@ anon @ 9:56 -

while SMART owns the ROW, there will also be some freight traffic from Mendocino county to Novato. The freight operator, a local outfit, owns the old ROW from Novato to American Canyon. Apparently here's a good chance it will be re-activated. A trackage agreement for SMART and/or Amtrak would be possible. There's an old ROW into downtown Sonoma as well as active track into Napa and Vallejo.

You should think of SMART as the foundation for rail service in the North Bay counties, up to Sacramento and down to Oakland. Add a couple of turn-offs to get to the Delta counties, possibly also the new district in the old Concord Naval Weapons Station. However, a rail link from Larkspur to SF seems seems infeasible. Residential development has severely enroached on the narrow old ROW south of Larkspur. there is a single-lane median on 101 that could be used for a single track, I suppose.

A three-section rail tube to the new SFTT with underwater escape structures/stations in Sausalito and Alcatraz and would be an engineering tour de force with a price tag to match. It might be possible to stick with clean diesel engines if the tube is properly ventilated with large fans sited at the escape structures.

However, escaping to Alcatraz would be a hit with the tourists. The ferry operators would be adversely impacted. I didn't bother to address the issue of where to put bypass tracks.

Rafael said...

@ loren -

BART across to San Rafael was proposed but CalTrans nixed the idea because it would have meant sacrificing the emergency shoulder lanes.

Matthew Melzer said...

Thanks for correcting me, Rafael. I guess I'm in infomercial mode... All this can be yours for just $9.95! ;-)

Rafael said...

Turkey commits $15 billiom to rail upgrades, of which $10 billion for last phase of Ankara-Istanbul HSR.

ian said...

Yeah, I think the best bet for SMART is expansion and connecting to Richmond over the Rich/SR bridge (assuming CalTrain changes its mind, maybe if the tracks were embedded in the emergency lane like a streetcar? Probably depends on the trainsets they choose.) To that note it'd be nice to have a consolidated commuter rail system in the bay, but that's a pipe dream for now.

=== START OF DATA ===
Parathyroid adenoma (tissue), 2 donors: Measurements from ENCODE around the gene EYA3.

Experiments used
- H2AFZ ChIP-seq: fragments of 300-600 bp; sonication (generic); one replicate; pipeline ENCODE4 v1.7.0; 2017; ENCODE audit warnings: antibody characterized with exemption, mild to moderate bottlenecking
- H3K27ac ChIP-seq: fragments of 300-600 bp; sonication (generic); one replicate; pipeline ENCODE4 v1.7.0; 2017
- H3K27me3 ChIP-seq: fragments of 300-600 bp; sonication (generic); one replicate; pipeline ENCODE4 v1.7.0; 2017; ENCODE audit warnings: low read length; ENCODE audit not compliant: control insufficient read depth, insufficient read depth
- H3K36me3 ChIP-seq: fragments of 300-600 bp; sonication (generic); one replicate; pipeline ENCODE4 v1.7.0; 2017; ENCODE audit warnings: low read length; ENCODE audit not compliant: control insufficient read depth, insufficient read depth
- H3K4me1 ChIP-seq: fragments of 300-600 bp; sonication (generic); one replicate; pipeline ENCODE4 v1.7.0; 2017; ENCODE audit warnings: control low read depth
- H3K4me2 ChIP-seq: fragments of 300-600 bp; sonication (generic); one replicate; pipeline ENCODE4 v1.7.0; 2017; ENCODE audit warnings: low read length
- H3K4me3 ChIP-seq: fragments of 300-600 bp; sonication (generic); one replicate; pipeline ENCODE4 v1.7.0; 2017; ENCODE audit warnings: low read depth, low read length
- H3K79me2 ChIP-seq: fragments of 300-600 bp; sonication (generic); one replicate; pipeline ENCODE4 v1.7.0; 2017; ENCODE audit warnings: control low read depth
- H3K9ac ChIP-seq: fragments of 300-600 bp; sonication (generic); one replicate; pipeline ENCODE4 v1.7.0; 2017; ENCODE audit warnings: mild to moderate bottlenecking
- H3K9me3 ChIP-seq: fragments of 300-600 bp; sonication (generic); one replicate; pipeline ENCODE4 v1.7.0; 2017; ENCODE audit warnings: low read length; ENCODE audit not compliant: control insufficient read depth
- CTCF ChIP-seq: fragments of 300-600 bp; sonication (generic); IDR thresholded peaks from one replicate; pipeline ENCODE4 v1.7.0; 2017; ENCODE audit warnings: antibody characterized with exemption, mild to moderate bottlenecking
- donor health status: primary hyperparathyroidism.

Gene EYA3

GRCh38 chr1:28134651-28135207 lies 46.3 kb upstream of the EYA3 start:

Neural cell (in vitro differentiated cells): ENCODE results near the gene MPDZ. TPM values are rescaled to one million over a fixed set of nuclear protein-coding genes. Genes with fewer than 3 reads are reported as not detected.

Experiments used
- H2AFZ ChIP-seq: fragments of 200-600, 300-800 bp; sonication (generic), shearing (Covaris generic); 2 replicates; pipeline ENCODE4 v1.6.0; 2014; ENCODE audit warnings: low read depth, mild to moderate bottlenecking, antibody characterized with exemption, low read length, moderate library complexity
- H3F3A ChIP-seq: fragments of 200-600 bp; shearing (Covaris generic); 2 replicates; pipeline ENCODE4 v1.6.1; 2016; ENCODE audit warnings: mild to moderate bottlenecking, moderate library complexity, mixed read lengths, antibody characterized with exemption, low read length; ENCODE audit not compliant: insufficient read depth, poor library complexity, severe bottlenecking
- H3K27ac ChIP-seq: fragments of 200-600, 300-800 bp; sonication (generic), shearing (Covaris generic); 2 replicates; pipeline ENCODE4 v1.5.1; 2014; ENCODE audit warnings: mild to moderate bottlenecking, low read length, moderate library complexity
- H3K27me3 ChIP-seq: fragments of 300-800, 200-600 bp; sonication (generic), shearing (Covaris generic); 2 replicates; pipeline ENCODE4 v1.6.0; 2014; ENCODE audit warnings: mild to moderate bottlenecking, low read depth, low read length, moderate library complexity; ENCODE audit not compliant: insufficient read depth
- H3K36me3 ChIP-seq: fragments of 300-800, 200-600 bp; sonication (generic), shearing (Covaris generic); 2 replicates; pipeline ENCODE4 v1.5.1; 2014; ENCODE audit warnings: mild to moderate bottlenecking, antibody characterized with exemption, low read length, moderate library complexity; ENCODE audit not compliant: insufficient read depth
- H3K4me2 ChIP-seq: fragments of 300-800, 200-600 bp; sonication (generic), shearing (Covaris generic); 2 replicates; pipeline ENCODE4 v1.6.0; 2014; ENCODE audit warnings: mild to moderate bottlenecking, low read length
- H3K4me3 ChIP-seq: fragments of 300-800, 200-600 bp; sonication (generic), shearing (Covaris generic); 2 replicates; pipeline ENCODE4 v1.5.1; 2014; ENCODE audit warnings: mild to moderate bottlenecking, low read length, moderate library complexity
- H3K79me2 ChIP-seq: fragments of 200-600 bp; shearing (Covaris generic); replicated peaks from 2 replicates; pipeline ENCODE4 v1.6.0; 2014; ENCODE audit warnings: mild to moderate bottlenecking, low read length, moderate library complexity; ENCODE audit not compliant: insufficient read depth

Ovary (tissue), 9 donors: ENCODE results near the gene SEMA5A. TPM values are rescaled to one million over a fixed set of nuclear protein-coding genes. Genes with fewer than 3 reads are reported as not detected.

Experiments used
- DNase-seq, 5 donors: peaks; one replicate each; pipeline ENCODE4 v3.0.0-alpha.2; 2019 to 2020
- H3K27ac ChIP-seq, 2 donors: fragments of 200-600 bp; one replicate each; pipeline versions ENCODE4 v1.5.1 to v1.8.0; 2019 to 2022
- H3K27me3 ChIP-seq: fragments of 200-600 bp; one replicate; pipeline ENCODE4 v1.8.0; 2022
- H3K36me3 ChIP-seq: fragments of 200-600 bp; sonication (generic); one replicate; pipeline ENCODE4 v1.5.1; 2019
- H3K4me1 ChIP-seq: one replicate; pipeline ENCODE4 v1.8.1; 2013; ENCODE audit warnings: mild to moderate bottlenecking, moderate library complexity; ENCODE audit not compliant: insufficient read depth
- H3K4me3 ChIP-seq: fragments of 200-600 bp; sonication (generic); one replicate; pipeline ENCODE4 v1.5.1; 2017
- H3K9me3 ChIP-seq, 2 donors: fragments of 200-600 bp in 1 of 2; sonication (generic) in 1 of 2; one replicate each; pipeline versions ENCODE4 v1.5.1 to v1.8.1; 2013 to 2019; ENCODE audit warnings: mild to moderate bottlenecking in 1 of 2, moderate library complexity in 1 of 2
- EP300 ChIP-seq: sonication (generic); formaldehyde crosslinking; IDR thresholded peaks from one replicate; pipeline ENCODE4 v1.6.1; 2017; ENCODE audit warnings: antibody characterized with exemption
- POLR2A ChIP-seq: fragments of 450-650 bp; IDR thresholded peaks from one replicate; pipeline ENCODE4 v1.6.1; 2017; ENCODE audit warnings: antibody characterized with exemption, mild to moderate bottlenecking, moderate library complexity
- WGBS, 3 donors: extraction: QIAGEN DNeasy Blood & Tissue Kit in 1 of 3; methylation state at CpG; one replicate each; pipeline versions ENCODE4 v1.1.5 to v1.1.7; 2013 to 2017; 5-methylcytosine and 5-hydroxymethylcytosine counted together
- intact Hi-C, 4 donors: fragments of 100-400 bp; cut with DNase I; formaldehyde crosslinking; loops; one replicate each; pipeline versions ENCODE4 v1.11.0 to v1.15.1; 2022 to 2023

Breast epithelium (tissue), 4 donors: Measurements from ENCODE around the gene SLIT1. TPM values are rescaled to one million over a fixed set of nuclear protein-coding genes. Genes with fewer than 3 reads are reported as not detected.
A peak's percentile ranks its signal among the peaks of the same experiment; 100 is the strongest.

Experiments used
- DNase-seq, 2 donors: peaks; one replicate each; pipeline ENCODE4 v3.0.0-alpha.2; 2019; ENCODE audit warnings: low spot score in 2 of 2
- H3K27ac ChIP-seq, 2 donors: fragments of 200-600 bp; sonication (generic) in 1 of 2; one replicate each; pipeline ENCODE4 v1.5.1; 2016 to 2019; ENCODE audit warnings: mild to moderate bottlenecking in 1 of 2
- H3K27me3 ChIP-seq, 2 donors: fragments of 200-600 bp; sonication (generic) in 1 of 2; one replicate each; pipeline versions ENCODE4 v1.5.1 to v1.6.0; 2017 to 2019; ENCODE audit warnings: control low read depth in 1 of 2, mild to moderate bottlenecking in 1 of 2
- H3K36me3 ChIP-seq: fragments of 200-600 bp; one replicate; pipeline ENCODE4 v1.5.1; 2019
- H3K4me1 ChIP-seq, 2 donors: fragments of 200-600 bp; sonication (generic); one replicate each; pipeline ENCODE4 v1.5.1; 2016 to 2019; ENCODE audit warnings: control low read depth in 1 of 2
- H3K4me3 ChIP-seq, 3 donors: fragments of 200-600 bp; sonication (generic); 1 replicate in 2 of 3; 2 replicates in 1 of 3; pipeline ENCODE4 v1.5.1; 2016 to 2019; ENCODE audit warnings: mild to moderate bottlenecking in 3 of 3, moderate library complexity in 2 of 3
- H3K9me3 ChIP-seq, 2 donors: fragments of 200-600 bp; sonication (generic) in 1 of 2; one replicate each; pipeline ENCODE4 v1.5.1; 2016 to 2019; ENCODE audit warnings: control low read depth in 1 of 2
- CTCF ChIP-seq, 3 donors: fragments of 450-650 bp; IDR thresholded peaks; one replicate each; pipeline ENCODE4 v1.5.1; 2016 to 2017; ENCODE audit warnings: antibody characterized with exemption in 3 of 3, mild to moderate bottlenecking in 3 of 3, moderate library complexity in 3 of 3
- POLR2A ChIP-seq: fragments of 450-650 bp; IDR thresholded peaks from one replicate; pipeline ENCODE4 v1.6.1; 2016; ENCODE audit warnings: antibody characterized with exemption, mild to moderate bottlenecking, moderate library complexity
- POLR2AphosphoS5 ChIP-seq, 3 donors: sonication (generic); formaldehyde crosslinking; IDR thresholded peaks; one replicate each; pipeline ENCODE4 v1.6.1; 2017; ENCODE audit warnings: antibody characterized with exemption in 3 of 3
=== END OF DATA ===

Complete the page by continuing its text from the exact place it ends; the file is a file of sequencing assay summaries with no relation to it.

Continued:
I kinda hope it's Alstom for the CA trainsets, parce que j'etudie le genie mechanique, et... je pourrais travailler chez Alstom a Lyon, ma ville favorite en France... ;) haha

@Robert's "call to arms" of sorts
I think we're all here for the long haul -- ["you have my sword" "...and my bow" "...and my axe"
...and my engineering education.]

I think we have a great community to ensure this project, and the $950M complement projects, are built. (and fast!)

Can't wait for Coast Daylight service! ('cause we need *another* Amtrak CA route to top the list in ridership)

ian said...


Yeah! 1A passes just in time for us to not fall behind Turkey and Morocco and Argentina...

I think Morocco's line is longer than as ours, 1500 km to our 1100 ish, and costs, oh, about $3 Billion. 1/10th! Man, land is so much cheaper there...

Paul Herman said...

As someone who is looking into a career in transportation, specifically possibly for California High Speed Rail some day, Prop 1a's passage was a huge step forward for California.

Here on the Pacific coast we have become trend-setters for the greatest country on earth. Now we all have to do our part to ensure this plan is implemented and built smartly and correctly.

We all need to do our part in our local communities. Here in Fresno I have gone to many transportation and downtown redevelopment meetings to ensure High Speed Rail is being put on the table. High Speed Rail for California will boost Fresno's economy and growth by measures that no single plan has ever done. With that, the city of Fresno MUST revitalize and redevelop our downtown. These ideals must be adopted in all cities and communities in California.

I would like to thank Robert Cruickshank and any other contributors to this blog. You guys have been dedicated to the cause that I care very deeply about. And if you have any connections with this project or need vocal support in person anywhere in California, I will GLADLY help the cause. We need this California.

contact me at

Anonymous said...